February 19, 2010 — Panama's ambassador to the United States, Jaime Aleman, was serving as minister of government and justice under former President Eric Arturo Delvalle in 1988 when his boss attempted to dismiss Manuel Noriega as the country's military chief.
"One night my poor wife had to go into exile with our 2-year-old son and 6-month old daughter," Aleman recalled Wednesday at the University of the Virginia. He spoke as part of U.Va.'s Ambassador's Speaker's Forum.
"My brother Jose Miguel, who subsequently became foreign minister, was the only other person that night at the president's house who was willing to sign the decree," Aleman said. "But it was the beginning of the end."
Speaking to an audience of students, faculty, staff and community members, Aleman characterized the 1988 decree as "almost like a death sentence. Nobody knew what the consequences would be."
Following the decree, Noriega moved quickly to oust Delvalle, becoming Panama's de facto leader. The United States swiftly condemned the ouster, and a year later invaded the country to arrest Noriega and bring him to trial on drug trafficking, money laundering and racketeering charges. He was convicted and remains in U.S. custody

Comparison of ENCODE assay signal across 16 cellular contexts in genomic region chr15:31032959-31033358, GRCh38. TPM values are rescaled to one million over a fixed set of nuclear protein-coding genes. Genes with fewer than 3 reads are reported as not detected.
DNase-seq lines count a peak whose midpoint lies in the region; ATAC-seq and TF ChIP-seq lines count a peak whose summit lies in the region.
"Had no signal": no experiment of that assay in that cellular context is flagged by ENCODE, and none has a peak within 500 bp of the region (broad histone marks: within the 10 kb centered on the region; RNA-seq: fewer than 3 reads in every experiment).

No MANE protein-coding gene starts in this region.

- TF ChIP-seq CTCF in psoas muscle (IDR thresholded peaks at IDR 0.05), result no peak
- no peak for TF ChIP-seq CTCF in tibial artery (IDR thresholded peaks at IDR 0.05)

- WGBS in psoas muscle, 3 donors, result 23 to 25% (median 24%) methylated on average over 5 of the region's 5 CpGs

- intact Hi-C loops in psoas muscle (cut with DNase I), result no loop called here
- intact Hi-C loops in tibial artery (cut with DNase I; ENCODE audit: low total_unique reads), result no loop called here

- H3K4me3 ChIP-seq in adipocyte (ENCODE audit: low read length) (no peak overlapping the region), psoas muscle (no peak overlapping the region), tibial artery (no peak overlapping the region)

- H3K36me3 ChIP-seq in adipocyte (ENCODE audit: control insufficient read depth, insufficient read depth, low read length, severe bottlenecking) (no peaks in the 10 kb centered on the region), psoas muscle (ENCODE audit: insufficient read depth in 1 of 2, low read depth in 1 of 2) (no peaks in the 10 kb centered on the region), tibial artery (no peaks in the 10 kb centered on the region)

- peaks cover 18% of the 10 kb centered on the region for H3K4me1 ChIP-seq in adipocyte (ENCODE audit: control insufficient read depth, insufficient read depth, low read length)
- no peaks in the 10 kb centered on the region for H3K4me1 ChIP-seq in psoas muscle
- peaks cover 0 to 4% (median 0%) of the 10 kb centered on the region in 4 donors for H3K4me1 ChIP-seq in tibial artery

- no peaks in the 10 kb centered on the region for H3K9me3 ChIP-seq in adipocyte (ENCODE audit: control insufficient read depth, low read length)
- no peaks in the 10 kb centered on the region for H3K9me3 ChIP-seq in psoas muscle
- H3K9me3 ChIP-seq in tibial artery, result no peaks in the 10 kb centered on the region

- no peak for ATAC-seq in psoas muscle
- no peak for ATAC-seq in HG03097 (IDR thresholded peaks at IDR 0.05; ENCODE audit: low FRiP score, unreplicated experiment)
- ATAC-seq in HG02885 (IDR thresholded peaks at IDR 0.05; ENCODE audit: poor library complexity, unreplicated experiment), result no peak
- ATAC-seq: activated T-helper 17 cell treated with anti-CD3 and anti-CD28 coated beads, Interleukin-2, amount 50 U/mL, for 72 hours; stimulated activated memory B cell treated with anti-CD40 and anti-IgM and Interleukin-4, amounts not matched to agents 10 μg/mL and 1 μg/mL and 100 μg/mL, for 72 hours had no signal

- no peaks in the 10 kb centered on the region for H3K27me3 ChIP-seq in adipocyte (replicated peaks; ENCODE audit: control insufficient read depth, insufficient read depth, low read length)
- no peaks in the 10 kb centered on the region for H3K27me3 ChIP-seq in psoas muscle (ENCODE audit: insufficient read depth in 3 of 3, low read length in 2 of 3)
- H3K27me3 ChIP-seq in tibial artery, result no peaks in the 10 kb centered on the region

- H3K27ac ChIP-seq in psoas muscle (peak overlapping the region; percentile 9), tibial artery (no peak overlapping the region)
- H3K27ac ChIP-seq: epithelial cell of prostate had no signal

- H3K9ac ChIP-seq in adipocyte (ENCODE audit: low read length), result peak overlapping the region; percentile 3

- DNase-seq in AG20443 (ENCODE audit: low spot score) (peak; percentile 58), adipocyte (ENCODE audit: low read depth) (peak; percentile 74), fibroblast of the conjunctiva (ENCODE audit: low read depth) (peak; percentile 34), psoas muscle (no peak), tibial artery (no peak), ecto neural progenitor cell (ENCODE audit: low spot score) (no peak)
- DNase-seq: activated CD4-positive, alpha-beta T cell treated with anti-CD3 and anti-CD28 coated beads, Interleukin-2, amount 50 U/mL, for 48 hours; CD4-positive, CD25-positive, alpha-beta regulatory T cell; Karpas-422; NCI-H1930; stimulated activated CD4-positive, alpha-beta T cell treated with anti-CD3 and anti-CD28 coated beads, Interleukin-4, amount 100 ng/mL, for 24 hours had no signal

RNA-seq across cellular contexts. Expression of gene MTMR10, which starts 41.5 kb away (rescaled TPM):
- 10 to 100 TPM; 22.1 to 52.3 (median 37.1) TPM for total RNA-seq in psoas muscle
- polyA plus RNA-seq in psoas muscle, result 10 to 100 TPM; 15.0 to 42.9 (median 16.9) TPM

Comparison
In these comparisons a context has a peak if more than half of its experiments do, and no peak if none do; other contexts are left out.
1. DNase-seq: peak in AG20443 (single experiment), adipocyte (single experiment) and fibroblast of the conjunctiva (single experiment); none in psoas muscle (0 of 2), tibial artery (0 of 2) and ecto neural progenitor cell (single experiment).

A steady consolidation of democracy followed the U.S. 1989 invasion of Panama, which Aleman said was welcomed by Panamanians who had long tired of the military strongman.
"We received them with flowers. It was a new beginning for Panama," he recalled. "We started to treasure and value democracy much more than we did before, where we tended to take it for granted."
Aleman told the American citizens in the audience, "You are fortunate that you can take democracy for granted, that you have such strong institutions and this is something that you really don't need to worry about."
The Office of the Vice Provost for International Programs sponsors the speaker's forum, which has thus far welcomed Pakistani, Indian and Danish ambassadors to Grounds. Former Israeli Ambassador Daniel Kurtzer is coming to U.Va. March 24.